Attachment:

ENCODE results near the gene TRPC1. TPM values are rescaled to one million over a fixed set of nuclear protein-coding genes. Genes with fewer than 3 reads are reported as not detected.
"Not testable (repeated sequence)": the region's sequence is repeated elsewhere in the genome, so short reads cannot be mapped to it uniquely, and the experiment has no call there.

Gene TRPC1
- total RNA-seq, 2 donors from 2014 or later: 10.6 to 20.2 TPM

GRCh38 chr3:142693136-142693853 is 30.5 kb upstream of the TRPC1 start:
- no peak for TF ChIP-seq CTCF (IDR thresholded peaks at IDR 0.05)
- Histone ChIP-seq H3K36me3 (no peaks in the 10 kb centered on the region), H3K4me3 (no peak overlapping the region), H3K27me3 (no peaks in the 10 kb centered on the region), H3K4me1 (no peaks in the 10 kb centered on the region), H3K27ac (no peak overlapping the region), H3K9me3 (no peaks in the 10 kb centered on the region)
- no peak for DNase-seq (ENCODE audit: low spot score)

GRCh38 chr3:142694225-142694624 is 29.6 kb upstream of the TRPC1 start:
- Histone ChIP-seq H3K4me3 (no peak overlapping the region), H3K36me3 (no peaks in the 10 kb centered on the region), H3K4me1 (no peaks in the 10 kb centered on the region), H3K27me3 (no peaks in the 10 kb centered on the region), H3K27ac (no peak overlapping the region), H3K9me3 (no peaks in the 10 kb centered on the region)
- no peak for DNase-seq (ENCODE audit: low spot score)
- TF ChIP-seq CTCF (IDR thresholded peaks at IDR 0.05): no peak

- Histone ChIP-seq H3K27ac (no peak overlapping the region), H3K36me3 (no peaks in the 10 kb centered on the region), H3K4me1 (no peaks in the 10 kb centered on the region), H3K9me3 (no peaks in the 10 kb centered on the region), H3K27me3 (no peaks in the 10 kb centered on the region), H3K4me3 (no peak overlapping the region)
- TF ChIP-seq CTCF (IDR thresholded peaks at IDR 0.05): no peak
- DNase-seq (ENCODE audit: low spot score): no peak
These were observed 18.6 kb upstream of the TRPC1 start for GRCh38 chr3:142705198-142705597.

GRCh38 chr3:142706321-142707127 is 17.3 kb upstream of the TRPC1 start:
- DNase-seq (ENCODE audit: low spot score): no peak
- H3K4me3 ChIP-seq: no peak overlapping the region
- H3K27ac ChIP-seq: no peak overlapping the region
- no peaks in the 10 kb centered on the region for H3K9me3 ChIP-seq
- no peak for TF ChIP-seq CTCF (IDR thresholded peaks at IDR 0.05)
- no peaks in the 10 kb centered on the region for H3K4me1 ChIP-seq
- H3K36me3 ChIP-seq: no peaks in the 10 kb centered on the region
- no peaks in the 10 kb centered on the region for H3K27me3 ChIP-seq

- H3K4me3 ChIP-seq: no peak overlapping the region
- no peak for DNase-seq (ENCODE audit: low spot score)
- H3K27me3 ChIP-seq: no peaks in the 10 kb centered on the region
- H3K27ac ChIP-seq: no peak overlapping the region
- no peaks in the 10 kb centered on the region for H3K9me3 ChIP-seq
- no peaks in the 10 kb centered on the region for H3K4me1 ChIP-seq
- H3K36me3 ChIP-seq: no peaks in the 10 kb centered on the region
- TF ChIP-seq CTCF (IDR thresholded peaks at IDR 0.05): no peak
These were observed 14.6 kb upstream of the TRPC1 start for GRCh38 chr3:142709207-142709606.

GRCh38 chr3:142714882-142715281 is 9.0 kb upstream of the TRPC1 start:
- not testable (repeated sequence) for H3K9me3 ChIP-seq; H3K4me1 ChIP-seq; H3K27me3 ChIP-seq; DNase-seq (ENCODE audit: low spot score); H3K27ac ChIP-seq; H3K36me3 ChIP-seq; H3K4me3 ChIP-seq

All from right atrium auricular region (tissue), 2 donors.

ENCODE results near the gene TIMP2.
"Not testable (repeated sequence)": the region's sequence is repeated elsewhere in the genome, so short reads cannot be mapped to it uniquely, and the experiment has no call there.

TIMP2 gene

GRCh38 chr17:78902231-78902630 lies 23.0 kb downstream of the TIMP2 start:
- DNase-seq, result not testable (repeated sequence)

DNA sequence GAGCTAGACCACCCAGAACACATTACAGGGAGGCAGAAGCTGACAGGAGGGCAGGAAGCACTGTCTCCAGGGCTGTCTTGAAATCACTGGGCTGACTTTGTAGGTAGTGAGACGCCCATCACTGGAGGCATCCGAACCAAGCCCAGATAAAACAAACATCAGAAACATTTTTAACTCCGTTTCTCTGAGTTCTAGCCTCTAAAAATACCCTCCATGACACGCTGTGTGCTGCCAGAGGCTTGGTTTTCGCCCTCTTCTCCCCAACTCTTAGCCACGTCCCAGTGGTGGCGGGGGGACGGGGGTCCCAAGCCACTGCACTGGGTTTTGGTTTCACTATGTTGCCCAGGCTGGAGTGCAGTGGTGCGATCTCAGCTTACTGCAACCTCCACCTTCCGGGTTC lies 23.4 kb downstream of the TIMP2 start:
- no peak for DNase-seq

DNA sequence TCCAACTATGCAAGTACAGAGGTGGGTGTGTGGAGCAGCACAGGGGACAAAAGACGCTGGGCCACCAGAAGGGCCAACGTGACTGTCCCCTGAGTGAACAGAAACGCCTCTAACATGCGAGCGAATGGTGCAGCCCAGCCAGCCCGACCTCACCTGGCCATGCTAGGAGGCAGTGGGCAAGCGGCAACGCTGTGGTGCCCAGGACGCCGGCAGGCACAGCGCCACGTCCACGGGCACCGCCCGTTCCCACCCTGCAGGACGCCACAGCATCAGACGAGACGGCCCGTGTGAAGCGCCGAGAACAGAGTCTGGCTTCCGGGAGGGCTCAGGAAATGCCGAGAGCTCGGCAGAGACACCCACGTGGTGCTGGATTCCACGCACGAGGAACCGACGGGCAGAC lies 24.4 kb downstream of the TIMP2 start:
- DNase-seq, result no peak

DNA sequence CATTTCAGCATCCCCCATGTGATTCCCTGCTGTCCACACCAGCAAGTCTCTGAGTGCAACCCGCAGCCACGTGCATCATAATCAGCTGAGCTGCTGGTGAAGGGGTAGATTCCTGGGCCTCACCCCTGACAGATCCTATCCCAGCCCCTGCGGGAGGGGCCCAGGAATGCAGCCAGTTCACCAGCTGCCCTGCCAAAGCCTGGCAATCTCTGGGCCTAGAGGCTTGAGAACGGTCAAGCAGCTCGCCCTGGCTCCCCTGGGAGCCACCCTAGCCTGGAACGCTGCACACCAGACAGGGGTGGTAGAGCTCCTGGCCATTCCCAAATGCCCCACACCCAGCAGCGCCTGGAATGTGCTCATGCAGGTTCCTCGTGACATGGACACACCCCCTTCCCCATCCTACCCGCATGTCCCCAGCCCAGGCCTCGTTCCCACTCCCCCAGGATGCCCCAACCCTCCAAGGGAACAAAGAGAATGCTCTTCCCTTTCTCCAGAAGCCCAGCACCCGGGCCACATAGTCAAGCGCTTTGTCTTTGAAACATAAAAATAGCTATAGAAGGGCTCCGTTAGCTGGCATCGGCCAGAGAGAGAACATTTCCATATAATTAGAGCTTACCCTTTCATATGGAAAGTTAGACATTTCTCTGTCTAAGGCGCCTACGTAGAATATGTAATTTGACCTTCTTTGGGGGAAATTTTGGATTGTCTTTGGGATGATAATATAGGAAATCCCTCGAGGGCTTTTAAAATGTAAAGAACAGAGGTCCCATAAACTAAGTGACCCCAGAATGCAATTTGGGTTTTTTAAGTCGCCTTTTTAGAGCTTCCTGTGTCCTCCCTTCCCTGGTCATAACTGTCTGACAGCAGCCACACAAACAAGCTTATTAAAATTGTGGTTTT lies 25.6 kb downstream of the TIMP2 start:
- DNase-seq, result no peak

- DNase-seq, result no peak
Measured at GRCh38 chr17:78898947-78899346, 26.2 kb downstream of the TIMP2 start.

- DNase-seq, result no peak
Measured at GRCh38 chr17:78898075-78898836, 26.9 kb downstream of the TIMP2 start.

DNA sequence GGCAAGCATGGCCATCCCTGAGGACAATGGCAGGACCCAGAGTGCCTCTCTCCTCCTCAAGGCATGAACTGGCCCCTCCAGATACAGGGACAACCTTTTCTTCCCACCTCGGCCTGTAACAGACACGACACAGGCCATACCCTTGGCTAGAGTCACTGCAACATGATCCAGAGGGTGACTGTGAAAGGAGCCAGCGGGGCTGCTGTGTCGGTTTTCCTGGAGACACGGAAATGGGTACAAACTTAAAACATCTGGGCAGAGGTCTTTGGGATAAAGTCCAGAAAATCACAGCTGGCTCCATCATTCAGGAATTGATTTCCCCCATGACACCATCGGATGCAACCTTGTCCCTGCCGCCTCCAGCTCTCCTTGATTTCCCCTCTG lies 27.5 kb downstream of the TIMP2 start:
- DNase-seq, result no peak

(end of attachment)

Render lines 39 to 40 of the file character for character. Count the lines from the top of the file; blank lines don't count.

"Not testable (repeated sequence)": the region's sequence is repeated elsewhere in the genome, so short reads cannot be mapped to it uniquely, and the experiment has no call there.

TIMP2 gene